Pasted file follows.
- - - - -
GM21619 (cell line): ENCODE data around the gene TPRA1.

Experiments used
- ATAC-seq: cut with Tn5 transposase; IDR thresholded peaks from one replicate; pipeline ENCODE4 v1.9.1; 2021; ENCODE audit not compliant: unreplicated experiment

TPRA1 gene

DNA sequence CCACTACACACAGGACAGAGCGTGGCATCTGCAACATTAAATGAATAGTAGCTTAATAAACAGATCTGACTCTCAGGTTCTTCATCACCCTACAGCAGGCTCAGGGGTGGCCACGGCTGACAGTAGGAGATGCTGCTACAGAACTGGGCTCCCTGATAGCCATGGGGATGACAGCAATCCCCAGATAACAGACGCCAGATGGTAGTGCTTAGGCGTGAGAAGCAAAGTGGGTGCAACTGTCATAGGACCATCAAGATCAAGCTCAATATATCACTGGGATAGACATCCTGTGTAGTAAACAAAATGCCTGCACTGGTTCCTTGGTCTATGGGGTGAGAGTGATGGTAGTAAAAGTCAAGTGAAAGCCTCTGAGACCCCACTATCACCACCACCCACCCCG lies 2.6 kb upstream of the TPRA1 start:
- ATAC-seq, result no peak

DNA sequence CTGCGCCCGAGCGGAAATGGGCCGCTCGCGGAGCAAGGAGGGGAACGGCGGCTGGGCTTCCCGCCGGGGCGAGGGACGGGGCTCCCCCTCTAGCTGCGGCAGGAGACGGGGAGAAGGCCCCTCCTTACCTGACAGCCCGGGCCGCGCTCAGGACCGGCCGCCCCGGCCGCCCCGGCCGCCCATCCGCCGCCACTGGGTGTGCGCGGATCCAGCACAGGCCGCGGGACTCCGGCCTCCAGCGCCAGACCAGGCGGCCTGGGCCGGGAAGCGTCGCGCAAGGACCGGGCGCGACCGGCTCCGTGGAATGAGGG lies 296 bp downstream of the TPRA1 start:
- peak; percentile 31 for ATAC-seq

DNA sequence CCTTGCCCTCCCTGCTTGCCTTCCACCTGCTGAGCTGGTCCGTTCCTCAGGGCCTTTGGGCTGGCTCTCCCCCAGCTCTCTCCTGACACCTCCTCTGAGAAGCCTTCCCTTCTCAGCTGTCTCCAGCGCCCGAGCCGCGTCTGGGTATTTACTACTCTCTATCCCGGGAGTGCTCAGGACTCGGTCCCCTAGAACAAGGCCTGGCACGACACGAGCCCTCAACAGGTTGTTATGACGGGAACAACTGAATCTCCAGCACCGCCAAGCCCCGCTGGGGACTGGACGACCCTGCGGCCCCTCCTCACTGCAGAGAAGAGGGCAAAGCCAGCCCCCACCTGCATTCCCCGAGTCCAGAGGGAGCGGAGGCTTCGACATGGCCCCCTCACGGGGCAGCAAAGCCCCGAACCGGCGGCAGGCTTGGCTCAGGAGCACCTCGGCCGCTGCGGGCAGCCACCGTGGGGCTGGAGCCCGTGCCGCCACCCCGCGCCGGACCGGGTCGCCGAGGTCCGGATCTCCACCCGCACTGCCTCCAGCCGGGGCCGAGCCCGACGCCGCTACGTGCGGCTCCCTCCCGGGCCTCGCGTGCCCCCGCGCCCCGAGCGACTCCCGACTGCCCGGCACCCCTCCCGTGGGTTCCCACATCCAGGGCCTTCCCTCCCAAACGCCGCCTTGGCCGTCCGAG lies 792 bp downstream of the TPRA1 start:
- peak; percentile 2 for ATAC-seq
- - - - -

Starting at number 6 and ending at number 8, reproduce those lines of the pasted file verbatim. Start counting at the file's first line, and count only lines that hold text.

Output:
- ATAC-seq, result no peak

DNA sequence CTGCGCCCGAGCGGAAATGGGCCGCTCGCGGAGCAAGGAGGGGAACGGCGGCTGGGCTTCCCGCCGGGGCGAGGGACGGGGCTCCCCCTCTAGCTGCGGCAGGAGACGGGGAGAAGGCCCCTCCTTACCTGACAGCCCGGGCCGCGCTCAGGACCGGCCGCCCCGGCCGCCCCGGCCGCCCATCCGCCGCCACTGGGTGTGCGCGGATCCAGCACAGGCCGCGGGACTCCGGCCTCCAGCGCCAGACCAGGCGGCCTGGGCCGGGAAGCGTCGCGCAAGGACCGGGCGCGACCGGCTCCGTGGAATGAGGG lies 296 bp downstream of the TPRA1 start:
- peak; percentile 31 for ATAC-seq